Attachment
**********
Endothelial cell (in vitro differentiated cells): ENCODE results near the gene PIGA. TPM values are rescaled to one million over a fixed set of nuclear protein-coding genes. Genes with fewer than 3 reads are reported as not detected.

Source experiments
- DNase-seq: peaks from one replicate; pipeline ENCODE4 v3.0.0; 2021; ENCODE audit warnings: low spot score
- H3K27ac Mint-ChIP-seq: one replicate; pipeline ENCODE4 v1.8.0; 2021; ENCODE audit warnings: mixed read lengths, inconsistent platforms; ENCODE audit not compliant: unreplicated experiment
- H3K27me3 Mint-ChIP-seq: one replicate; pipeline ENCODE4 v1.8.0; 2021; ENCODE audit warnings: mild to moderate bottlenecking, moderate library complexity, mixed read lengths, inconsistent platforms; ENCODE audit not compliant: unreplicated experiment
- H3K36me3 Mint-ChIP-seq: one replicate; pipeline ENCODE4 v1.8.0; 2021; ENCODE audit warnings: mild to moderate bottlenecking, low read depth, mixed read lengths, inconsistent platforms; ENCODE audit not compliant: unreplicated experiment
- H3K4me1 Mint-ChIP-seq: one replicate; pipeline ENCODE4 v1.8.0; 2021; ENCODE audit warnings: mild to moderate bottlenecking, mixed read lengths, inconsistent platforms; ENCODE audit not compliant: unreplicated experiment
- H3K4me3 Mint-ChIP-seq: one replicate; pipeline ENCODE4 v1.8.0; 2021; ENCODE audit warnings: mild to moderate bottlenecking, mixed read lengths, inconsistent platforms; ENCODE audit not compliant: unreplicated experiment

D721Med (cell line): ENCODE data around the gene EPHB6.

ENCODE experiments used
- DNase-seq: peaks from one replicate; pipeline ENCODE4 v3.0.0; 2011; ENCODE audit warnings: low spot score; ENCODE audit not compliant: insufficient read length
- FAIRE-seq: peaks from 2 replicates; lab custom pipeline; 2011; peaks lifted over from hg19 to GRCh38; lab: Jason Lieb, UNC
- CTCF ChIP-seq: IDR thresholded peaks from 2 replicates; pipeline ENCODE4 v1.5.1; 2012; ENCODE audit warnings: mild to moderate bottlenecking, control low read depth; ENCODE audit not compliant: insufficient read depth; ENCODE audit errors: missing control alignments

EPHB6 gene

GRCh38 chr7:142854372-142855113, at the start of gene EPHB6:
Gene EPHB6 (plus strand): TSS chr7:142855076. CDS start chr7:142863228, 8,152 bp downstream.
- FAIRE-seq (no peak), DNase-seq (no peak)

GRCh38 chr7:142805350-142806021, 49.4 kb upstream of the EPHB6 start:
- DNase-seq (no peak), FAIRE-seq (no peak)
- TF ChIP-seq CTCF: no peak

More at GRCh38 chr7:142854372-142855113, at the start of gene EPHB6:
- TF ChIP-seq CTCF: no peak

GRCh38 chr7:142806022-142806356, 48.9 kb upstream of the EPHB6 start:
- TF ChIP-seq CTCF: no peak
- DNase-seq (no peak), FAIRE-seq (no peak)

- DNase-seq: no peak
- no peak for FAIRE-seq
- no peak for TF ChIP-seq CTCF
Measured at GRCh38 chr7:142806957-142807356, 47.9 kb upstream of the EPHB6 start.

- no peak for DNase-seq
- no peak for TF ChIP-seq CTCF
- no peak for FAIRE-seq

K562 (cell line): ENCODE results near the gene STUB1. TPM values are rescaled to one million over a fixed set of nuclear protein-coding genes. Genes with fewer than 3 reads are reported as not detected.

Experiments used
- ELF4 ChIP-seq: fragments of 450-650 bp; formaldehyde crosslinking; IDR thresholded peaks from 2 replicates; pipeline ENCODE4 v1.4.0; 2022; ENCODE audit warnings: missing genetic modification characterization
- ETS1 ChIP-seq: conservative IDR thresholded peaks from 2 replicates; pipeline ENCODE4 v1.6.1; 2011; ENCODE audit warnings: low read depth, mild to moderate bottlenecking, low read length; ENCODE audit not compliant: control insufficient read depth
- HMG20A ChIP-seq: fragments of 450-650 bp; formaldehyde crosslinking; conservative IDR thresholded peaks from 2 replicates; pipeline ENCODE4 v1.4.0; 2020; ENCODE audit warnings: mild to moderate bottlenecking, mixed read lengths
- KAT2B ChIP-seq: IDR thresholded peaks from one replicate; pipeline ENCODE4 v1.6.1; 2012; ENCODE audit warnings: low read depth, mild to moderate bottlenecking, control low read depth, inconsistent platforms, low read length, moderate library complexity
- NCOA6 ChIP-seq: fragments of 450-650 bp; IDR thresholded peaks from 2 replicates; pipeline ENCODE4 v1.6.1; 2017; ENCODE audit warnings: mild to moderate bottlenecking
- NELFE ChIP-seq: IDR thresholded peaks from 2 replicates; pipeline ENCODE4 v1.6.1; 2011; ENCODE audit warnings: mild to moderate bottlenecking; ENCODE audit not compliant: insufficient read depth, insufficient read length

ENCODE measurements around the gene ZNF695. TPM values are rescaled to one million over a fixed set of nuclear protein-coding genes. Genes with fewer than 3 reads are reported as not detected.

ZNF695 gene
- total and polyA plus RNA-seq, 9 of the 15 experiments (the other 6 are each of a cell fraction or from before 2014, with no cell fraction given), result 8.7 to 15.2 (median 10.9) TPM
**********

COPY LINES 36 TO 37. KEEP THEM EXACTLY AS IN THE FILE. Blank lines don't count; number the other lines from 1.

- ETS1 ChIP-seq: conservative IDR thresholded peaks from 2 replicates; pipeline ENCODE4 v1.6.1; 2011; ENCODE audit warnings: low read depth, mild to moderate bottlenecking, low read length; ENCODE audit not compliant: control insufficient read depth
- HMG20A ChIP-seq: fragments of 450-650 bp; formaldehyde crosslinking; conservative IDR thresholded peaks from 2 replicates; pipeline ENCODE4 v1.4.0; 2020; ENCODE audit warnings: mild to moderate bottlenecking, mixed read lengths